The Quantum Suicide Experiment
The Quantum Suicide experiment is a little-known thought experiment carried out to highlight some of the darker possibilities of our reality and the scientific observations we’ve come to know.
Bordering somewhere in between legitimate horror novel and science fiction, the quantum suicide experiment is something to terrify, something that’s straight out of an episode of the Twilight Zone. In the Quantum Suicide Experiment you never die…
We’re all quite familiar Werner Heisenberg’s scientific concept of The Uncertainty Principle which serves as the foundation of what would become the Quantum Suicide Experiment, right? Just in case, I’ll provide a little backdrop of the necessary scientific ideas which serve as the structures from which the quantum suicide experiment was built.
The idea behind the Uncertainty Principle is the proposition that any object cannot be measured in both position and velocity at the same time, not even in theory. Everything that “is” or can be measured can only be approximately measured, seeing as position and velocity are dependent upon one another, one could essentially only accurately measure one or the other.
Heisenberg’s Uncertainty Principle served as the roots of another famous thought experiment in the world of quantum mechanics, Schrödinger’s Cat, which employs Heisenberg’s Uncertainty Principle in the form of a question:
When does a thing stop existing as a superposition of states and officially become one or the other of the possibilities that it could be?
Before we get into the world of quantum suicide, we need to take a brief journey down the bizarre road of quantum superposition. Quantum superposition basically states that any object exists in multiple possible states all at once, and it’s not until it’s actually observed by a conscious agent within the universe that a definite position and velocity solidifies within reality.
Right now, the chair behind me in my bedroom as I write this story could have been knocked over by the dog. Quantum superposition states that the chair is by all probability, both knocked over and NOT knocked over at the same time, and it’s only when I set eyes on it and see for myself that it actually takes a definite form — until then, it’s suspended in its “superposition.” Freaky, right?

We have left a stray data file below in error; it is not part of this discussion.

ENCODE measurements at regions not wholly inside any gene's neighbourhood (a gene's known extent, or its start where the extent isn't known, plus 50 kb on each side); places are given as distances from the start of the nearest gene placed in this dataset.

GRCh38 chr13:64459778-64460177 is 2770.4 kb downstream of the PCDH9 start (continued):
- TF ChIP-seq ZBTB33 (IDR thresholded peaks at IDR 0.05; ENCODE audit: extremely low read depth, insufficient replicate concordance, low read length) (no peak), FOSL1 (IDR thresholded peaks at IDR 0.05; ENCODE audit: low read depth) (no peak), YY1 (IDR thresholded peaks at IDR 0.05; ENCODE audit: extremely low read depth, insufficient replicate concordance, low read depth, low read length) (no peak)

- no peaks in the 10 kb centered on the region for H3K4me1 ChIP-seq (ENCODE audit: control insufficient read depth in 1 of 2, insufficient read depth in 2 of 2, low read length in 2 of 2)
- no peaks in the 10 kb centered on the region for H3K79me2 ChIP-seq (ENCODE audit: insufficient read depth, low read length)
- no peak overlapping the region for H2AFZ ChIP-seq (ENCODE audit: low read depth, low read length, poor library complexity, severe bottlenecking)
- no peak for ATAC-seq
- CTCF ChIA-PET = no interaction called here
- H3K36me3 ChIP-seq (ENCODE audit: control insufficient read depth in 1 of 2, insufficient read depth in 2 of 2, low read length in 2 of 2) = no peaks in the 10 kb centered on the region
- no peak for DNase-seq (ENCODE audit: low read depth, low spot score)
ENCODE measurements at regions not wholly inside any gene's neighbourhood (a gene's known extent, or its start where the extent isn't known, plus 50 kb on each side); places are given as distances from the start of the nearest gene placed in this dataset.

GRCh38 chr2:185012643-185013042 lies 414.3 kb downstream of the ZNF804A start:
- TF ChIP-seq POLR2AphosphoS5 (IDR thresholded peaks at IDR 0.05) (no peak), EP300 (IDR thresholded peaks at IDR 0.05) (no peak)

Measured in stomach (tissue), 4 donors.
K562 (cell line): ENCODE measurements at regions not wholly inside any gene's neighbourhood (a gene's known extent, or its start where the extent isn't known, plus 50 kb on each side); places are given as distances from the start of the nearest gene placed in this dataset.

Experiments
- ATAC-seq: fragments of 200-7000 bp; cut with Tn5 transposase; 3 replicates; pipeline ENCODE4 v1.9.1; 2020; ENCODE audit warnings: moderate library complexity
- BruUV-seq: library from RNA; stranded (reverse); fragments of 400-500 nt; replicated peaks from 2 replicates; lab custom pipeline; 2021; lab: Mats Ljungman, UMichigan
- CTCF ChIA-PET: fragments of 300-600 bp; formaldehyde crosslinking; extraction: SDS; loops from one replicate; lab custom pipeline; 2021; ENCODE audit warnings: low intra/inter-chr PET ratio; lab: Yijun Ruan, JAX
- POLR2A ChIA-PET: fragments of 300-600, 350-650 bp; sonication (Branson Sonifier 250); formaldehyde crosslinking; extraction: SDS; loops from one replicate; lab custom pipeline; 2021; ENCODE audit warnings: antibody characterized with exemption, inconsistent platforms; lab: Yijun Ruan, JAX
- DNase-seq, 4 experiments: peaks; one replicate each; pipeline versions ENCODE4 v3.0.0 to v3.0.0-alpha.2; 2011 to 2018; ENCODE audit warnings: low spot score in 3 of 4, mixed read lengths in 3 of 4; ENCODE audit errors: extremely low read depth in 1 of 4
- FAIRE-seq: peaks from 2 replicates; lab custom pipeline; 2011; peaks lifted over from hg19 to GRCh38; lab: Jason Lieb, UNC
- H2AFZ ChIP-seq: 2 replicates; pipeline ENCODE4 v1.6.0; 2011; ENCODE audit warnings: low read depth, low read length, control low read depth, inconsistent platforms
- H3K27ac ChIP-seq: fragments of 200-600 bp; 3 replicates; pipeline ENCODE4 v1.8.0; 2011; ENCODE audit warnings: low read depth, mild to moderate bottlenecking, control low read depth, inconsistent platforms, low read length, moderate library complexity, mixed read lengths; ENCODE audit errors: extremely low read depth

The idea is that reality, on the quantum level is actually a blurred reality, resembling a weird, blurred, gradient, particle-soup more so than macro-level, dense, concrete objects we’re used to.
The Schrödinger’s Cat experiment utilizes this principle, and is a thought experiment whereby a theoretical cat is locked away in a steel box with an elaborate bunch of contraptions whereby there’s an approximately 50/50 chance of the cat dying within the box in 1-hour, almost like a weird quantum physicist’s version of the movie Saw.
(Note: This happens in the blurred, quantum soup your imagination, not in reality; no cats were harmed in the making of this thought experiment)
Schrödinger then goes on to say that the theoretical cat would be technically both alive and dead inside of the box for about 1 hour until we opened the box and saw for ourselves, at which point, the cat would take form and whatever happened on the macro-level, the reality scale that we live in and experience every single day.